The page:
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As of my "maternity leave," here are the stats of the past year: 74 books reviewed 9 guest posts 4 independent bookstores 3 d...

Thursday, December 27, 2018

Killers of the Flower Moon: The Osage Murders and the Birth of the FBI


David Grann's Killers of the Flower Moon: The Osage Murders and the Birth of the FBI has been on my to-read list for a while, but with so many physical books actually on my shelf, it has been relegated to the wish list. This summer, while at the beach, my best friend handed me her copy and told me I had to read it. I was ecstatic.

In the early 1920’s members of the Osage tribe in Oklahoma began dying off, some suspiciously and others through outright murder. At the time, most white settlers could not care less, as they viewed the Indians as less than human and despised the Osage for their shrewd maneuvering of the oil system to claim headrights to the liquid gold underneath their reservation, making them all wealthy beyond belief. The headrights, however, were the key to this mystery, as they could only be obtained through inheritance — no Osage could sell their rights. Could there really be a cold-blooded plot to murder dozens of men and women simply for their fortunes? As Hoover’s FBI is in its infancy and the feds as we know them were just starting to take shape, this case, known by the Osage as the Reign of Terror, would become the cornerstone of the bourgeoning agency and would remain a  source of devastation to the descendants of a people who deserved so much better. 

I found this story, and this book about it, to be absolutely fascinating. I didn’t want to put it down, and I was thrown by the calculated, cold-bloodedness if it all. Interestingly, the mastermind of a large amount of the murders comes out mid-way through the story, and it’s almost unbelievable because you’ve come to know the man as someone doing good. I found it odd that as much as I love murder and mayhem, and as much true crime as I read, that wi would be flabbergasted by the white man’s lack of limits for wealth. To look at a group of people as genuinely inhuman and as lacking the same humanity that you have is just something I’m having a hard time wrapping my head around. It’s not that I don’t believe it — after all, we have all seen how cruel humanity can be — it’s just that when confronted when something this diabolical and cruel, it’s difficult for someone like me to grasp it. I wouldn’t even begin to imagine a plot like this, so it’s not a surprise that I have a hard time wrapping my head around it. 

Grann’s writing is wonderful and easy to read without being pedantic, and I appreciate the adaptability of the journalist to reach a lay audience. I loved the weaving of the Osage murder plot with the beginnings of the FBI, and he was wonderful at combining the information that we needed to know about the FBI and which would enhance our understanding of the Osage murders without burdening us with minutiae. I can see why this book was a bestseller and why it was consistently rated as one of the top non-fiction titles of the year it was published.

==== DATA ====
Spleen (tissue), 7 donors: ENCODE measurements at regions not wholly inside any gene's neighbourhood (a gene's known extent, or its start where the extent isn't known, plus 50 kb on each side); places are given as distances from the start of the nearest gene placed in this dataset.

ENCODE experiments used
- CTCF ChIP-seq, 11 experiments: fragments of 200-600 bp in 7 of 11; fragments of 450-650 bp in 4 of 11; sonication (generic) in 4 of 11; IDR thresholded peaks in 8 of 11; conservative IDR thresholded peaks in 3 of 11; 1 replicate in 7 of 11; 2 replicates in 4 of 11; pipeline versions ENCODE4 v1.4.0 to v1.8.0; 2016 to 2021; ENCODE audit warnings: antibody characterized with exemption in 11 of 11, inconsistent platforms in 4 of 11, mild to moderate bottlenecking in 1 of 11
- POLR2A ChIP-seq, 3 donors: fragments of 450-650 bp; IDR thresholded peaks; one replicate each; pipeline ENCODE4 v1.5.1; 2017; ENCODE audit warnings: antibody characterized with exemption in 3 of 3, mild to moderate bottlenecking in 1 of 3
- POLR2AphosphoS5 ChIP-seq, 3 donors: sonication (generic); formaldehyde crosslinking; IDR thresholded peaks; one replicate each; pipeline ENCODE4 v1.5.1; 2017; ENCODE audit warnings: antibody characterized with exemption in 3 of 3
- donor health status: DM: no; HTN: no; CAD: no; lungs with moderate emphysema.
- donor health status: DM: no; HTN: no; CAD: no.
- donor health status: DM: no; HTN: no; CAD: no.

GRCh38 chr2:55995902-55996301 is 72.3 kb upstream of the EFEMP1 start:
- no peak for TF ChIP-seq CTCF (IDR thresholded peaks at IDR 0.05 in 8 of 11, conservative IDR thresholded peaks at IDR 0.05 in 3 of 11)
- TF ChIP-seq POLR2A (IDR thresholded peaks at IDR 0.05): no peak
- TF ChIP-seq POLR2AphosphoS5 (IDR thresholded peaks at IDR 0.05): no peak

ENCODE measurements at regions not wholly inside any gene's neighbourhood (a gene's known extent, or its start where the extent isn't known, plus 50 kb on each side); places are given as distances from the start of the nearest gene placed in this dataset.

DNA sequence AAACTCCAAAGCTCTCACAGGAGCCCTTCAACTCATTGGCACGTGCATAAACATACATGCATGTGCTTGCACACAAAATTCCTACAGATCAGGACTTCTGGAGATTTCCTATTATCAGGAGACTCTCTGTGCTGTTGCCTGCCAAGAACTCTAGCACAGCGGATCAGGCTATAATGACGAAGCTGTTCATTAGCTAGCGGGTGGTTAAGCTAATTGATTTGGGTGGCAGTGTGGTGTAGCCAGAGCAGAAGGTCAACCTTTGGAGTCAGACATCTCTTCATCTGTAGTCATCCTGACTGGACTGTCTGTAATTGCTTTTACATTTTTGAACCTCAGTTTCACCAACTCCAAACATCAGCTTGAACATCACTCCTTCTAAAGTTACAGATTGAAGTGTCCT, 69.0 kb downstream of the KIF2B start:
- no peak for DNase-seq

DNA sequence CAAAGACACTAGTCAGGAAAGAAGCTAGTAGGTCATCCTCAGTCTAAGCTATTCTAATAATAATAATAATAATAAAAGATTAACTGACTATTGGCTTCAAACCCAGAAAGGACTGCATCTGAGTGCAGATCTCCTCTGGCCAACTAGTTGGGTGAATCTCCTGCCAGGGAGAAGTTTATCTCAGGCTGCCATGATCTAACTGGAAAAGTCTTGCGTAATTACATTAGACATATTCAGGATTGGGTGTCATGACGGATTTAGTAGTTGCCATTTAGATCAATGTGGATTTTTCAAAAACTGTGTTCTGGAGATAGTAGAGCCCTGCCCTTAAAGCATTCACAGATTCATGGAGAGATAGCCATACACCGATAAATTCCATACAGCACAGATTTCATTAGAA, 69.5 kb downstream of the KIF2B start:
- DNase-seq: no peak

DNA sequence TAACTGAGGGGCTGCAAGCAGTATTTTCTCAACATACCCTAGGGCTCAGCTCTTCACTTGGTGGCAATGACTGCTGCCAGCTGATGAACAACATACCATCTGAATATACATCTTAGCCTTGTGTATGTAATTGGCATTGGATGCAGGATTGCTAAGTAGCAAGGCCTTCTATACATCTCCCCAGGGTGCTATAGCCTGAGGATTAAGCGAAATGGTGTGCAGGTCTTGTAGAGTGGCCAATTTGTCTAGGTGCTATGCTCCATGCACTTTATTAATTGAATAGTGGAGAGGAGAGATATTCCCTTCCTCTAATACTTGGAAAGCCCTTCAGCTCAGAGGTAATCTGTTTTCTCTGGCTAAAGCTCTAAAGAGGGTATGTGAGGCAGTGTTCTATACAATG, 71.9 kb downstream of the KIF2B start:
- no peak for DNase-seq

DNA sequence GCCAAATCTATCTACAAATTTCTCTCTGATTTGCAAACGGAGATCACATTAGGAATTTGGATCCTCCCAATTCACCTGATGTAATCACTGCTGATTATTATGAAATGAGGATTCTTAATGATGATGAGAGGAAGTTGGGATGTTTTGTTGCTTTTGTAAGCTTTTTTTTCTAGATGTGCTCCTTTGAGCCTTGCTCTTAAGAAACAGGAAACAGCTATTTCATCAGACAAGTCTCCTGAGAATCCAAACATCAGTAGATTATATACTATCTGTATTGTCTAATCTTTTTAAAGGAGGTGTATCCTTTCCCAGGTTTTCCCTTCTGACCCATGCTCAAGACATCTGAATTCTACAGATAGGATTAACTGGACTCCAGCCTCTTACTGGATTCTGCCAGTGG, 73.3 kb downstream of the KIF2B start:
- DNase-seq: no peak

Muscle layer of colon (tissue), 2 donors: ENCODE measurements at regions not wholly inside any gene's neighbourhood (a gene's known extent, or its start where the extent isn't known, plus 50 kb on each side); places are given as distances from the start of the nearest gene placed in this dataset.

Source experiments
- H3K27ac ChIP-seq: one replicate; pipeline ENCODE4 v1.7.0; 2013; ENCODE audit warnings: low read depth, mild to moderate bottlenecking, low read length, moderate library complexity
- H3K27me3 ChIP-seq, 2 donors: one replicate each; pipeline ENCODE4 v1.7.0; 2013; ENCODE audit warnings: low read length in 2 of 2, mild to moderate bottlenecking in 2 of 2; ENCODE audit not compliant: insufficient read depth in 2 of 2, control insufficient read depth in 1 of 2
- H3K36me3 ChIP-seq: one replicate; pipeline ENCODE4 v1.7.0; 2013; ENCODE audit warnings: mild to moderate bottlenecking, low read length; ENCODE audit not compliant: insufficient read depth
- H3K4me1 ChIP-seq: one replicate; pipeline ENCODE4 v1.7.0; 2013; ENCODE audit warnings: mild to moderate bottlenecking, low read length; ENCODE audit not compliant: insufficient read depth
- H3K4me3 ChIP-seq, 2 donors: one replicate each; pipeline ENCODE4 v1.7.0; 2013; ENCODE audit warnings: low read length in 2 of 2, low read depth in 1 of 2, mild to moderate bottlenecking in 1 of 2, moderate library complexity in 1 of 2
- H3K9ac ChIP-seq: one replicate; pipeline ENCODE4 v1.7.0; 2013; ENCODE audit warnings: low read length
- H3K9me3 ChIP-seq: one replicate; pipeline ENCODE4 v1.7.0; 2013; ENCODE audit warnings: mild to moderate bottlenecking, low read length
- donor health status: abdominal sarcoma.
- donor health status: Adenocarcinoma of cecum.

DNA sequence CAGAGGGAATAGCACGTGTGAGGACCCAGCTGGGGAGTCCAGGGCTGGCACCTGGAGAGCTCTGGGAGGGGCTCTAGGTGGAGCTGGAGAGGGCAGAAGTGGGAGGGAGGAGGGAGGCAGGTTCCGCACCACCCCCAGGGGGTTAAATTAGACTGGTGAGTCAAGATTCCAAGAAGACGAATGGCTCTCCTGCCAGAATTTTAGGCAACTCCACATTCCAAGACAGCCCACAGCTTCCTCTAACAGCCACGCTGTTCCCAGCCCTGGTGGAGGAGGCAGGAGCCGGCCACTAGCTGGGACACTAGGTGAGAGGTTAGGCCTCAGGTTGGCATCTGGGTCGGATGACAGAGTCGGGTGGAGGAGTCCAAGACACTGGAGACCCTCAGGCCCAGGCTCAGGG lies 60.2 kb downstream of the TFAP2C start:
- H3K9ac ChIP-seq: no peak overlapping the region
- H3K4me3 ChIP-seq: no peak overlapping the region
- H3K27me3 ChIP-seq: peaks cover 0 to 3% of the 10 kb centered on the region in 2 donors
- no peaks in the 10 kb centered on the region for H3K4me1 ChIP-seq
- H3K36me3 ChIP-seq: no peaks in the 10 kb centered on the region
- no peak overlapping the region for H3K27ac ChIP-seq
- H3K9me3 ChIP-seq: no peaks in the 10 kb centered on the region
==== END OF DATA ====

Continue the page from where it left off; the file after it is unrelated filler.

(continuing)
It’s a strong and important retelling if a piece of hurtful history in Osage history and, frankly, in American history. Our country’s treatment of the Natives in so many ways was beyond cruel, and then to read it as personalized as Grann has made it here slaps you in the face. It only started with displacement and genocide and then it continued on with guardianships of the Osage fortunes, declaring Natives as incompetent and essentially forcing them to marry white man and women, and then turning a blind eye to their systematic murders for greed. When we say that as Americans we are “better than this,” we can pick up a book that extols the history of our dehumanization of the people who owned our land before we did and we can hopefully recognize that no, we aren’t — but that we can learn from history and choose to be better from here on out. 

Tuesday, December 25, 2018

Orson Scott Card's A Town Divided by Christmas.


This book brings me a good bit of joy, as I've been waiting a long time to write this post. At BookExpo this year, I arranged to get Orson Scott Card's A Town Divided by Christmas from his very hands, with his autograph for my husband for Christmas. Ender's Game is one of his favorite books, so when I saw that he would be signing advanced review copies of his new book, I made it a priority. 

Of course I was going to read it first, which I did before I wrapped it. I had to hide it in my dresser drawer under another stack of books in hopes that he would never go through it. I then had to plan to read it in one setting on a day when he had a long day at work. It was a success and not too difficult at 108 pages. Also, it was a good read. I don't know much about Card's other work other than it's more fantasy based than this novel is, but I like what I have seen so far.